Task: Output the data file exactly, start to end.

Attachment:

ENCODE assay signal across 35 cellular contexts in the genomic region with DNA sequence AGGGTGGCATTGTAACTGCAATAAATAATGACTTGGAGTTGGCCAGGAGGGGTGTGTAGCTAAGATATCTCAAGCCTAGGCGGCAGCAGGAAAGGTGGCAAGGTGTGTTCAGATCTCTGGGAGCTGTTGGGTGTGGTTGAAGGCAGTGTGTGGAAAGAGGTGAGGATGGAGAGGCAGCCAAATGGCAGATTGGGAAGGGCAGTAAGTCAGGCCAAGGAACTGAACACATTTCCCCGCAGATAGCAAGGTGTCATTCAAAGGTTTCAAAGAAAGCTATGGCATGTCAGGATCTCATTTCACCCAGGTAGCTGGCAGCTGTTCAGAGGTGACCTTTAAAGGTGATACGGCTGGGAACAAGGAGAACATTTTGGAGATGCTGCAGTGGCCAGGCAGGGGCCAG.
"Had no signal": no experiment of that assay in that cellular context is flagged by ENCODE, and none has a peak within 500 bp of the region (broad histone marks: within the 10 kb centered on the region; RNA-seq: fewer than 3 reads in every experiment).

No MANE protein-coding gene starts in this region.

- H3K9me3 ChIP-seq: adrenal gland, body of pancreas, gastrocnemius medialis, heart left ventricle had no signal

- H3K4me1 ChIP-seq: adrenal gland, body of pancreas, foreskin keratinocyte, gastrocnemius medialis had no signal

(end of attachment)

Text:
ENCODE assay signal across 35 cellular contexts in the genomic region with DNA sequence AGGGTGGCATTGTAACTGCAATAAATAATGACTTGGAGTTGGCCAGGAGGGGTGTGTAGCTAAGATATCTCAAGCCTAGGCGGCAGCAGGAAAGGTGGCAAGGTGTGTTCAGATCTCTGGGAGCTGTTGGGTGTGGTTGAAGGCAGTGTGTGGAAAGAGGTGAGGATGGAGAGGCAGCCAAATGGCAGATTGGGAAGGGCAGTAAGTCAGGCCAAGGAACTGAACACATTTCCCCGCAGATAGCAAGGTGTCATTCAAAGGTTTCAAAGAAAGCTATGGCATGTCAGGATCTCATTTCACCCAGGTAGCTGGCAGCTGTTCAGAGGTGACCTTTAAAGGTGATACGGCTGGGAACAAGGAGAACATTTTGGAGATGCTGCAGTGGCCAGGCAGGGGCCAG.
"Had no signal": no experiment of that assay in that cellular context is flagged by ENCODE, and none has a peak within 500 bp of the region (broad histone marks: within the 10 kb centered on the region; RNA-seq: fewer than 3 reads in every experiment).

No MANE protein-coding gene starts in this region.

- H3K9me3 ChIP-seq: adrenal gland, body of pancreas, gastrocnemius medialis, heart left ventricle had no signal

- H3K4me1 ChIP-seq: adrenal gland, body of pancreas, foreskin keratinocyte, gastrocnemius medialis had no signal